Dale shares my passion for wind engineering and will take a very active role in the record attempt. The financial support provided by Ecotricity’s involvement allows me to develop the crafts up to the technical perfection required to give us the best chance of breaking the record on this attempt.

How confident are you of setting the record? You’ve tried it four times before…

It’s not a case of trying to break the record, more choreographing the exact set of circumstances it will take to break it. We know the craft is capable of breaking the current record by around a margin of 10%, but it must be done on the right day weather-wise, with the right people witnessing it.

If it doesn’t happen this time, we’ll be back the same time next year….
Follow our progress in the blog.

Who will be monitoring your attempt?

The attempt will be monitored by the North American Wind Yacht Association. The current holders of the record attempt will be providing official timekeeping and adjudication.

Do you have a support crew on the ground, how many, what do they do, etc.

In the past, I would test the vehicles by myself, without any support crew. This is fine until you have a flat tyre or breakage while testing, which means you can have a long walk back to base. In the past I have been stuck 4 miles from the base and needed to walk to get spares! With Ecotricity's support I will have one full time support crew, who will drive the support car, carrying spares, etc.

Follow our progress in the blog.

Is the Greenbird dangerous?

Not in its current guise. The latest generation has been engineered using principles from aircraft and motor racing to be completely safe for its pilots. Although, in previous models there have been some close shaves...

What do you do when you’re not attempting records?

I spend many hours in the workshop designing and honing the crafts in which I will make record attempts, as well as working commercially on a number of consultative projects to keep the money coming in.

What next if you do break the land record?

The next step will be to attempt to break the wind powered speed record on ice!

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Q & A with Dale Vince, Ecotricity founder & MD:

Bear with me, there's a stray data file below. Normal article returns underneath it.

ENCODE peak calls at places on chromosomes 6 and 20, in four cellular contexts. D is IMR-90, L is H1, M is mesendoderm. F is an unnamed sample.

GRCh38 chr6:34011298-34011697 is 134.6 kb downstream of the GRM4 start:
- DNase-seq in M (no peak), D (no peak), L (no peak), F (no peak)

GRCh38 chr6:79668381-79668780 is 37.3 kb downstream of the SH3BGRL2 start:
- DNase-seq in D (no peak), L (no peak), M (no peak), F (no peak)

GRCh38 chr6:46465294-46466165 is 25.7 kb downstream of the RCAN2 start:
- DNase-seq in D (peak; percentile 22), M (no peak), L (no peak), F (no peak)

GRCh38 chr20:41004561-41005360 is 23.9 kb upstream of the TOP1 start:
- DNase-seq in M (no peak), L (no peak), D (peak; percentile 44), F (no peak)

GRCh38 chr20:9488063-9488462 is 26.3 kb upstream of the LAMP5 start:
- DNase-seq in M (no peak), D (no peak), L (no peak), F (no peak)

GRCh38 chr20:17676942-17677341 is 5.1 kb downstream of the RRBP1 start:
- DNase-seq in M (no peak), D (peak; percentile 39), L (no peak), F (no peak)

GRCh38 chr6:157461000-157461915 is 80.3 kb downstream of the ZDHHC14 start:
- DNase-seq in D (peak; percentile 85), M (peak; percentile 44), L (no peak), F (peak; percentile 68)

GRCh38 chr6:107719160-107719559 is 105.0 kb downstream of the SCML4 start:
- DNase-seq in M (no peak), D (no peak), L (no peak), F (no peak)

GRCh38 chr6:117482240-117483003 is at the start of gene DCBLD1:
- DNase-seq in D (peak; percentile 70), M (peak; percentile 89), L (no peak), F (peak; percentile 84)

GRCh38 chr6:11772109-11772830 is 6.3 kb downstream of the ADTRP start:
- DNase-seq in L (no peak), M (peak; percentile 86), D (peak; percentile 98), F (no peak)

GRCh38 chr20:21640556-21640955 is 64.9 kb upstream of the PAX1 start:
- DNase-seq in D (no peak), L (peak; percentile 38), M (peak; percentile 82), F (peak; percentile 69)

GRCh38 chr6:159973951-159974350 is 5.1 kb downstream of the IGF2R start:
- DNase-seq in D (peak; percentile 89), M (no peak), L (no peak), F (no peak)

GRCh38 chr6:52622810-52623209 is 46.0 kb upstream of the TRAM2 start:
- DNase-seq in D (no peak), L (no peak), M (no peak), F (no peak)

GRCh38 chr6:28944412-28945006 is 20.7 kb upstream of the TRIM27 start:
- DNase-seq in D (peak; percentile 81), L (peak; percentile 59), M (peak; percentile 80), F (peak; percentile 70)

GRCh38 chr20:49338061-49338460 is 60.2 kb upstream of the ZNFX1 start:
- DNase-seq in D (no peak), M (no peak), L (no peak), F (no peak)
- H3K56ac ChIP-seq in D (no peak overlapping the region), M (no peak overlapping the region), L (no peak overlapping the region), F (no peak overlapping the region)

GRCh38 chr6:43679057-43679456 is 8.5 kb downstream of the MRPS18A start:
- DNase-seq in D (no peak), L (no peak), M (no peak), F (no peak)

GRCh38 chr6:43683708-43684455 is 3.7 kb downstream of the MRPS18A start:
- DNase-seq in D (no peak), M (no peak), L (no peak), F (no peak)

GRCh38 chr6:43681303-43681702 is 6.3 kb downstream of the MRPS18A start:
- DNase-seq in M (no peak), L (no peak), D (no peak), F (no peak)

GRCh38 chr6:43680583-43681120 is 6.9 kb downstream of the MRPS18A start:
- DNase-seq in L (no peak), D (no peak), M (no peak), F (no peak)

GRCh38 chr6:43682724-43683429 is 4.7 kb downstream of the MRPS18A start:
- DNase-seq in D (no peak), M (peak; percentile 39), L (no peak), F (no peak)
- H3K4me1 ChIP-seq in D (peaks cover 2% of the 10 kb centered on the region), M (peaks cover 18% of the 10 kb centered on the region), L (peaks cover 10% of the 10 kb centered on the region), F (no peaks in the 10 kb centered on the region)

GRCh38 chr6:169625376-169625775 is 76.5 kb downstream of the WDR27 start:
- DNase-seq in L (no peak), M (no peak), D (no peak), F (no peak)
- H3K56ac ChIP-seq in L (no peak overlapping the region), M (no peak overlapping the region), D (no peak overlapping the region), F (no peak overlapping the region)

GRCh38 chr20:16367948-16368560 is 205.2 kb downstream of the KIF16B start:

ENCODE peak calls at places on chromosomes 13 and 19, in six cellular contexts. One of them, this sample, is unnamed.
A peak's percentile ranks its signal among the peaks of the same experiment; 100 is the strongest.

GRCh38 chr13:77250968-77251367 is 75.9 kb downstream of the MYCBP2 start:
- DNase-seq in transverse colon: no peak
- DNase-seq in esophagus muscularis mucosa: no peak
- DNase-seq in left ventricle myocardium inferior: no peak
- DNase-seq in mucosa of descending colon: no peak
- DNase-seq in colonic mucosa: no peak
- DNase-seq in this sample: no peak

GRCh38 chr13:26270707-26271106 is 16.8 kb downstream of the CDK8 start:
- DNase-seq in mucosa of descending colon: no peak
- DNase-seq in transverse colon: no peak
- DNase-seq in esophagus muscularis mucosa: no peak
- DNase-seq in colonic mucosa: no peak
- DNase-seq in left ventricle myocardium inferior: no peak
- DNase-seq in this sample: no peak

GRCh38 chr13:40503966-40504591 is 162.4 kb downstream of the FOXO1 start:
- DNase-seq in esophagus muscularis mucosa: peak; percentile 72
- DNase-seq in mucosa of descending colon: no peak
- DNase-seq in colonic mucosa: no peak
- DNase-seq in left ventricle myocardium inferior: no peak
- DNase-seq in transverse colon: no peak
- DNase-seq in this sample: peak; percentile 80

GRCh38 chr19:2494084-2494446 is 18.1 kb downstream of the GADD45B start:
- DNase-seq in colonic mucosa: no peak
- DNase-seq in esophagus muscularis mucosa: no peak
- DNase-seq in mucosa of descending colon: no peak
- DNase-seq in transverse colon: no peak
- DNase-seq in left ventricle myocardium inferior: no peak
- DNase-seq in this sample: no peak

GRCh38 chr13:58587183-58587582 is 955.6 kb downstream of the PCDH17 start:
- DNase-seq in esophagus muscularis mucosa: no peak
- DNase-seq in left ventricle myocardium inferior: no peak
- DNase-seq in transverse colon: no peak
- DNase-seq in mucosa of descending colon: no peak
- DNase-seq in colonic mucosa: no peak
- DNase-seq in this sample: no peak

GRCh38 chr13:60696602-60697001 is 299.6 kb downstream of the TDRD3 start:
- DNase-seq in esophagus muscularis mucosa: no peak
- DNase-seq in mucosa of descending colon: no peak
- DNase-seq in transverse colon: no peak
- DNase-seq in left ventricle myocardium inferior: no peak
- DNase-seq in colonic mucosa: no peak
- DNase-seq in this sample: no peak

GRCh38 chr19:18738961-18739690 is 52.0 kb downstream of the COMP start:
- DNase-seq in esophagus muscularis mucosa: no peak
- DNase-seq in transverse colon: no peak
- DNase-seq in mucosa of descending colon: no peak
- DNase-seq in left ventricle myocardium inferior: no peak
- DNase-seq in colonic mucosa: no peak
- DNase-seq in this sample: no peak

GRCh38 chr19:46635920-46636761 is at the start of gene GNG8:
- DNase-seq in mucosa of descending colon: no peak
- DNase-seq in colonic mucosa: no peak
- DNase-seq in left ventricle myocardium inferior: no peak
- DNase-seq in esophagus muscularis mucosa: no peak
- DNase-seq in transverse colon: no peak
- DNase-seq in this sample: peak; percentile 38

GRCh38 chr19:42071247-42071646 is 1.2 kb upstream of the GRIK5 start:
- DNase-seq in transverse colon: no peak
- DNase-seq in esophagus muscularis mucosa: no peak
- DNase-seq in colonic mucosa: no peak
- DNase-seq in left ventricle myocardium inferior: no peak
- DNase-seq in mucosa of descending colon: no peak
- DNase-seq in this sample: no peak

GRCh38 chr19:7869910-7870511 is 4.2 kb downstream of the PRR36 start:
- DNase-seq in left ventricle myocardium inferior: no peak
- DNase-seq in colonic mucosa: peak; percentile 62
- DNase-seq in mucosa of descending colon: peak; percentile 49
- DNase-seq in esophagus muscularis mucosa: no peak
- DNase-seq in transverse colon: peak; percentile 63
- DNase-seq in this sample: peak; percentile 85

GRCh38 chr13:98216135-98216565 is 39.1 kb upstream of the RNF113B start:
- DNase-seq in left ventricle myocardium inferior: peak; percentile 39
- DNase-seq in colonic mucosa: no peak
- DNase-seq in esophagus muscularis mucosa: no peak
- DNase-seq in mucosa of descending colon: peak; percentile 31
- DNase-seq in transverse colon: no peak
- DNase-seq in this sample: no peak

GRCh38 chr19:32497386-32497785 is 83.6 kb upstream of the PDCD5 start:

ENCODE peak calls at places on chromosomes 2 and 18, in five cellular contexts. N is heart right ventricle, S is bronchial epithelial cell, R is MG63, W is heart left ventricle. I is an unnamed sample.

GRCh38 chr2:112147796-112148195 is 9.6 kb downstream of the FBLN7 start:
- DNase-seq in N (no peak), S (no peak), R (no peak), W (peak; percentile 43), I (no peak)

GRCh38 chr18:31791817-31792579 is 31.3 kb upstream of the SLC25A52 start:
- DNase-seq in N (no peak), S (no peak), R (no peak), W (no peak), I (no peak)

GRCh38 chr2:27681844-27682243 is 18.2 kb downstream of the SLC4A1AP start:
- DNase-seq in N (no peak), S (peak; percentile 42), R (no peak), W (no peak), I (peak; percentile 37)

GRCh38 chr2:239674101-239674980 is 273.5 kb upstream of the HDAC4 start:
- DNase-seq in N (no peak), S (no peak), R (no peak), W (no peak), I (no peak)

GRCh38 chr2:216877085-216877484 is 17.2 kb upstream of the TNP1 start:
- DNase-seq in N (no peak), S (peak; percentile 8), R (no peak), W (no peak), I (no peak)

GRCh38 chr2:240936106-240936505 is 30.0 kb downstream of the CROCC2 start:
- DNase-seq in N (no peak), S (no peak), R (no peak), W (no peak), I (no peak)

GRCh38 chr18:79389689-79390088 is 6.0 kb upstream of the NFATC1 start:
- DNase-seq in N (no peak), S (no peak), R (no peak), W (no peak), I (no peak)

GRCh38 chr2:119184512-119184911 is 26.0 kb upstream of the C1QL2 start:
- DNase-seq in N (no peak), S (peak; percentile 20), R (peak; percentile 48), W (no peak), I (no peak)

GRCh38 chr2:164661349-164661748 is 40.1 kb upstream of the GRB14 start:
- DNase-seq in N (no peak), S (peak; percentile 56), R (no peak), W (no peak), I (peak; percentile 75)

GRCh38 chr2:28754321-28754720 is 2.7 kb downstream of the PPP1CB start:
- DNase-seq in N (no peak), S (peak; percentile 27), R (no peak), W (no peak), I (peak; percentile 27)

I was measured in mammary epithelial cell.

What attracted you to the project?

Firstly, the Greenbird is an absolutely beautiful craft, so there was an instant attraction. Richard’s dogged enthusiasm also reminded me more than a little of myself.

The Greenbird is the pinnacle of wind-powered transport and, although we’re starting to think of renewable energy as a day to day reality, I think transport is the next great frontier we need to tackle from a renewable perspective.

Is this the first time you’ve attempted to break a world record?

Apart from being the world’s first green electricity company, yes.

Why is this important to you and what you are trying to do?

Donald Campbell made his record attempts in what historians will look back on as the golden age of fossil fuels - they were abundant, cheap and powerful, and nobody dreamt they might one day run out. He achieved incredible speeds in that golden age, using energy stores laid down over millions of years.

Fast forward 80 years and we are coming to the end of the age of fossil fuels and the dawn of the age of Renewables - nothing less than a second industrial revolution.

The Greenbird symbolises this historical watershed better than anything else. Cars of the future won't be running on fossil fuels, they will be running on Renewable sources of energy like the wind. And with today's technology we can achieve incredible speeds, using only wind power.

Campbell had his massive cubic capacity engines and energy dense fossil fuels - we have just the wind. But the wind will still be here in 50 or 100 years time - the age of Renewables has been a long time coming (back) but will endure.

Where are there more discussions on these important issues?

If you are interested in a discussion about life post-oil and post-carbon, then please join us at my blog It’s about the big questions - how will we keep the lights on, what kind of cars will we drive and how will we feed ourselves - in this next Industrial Revolution.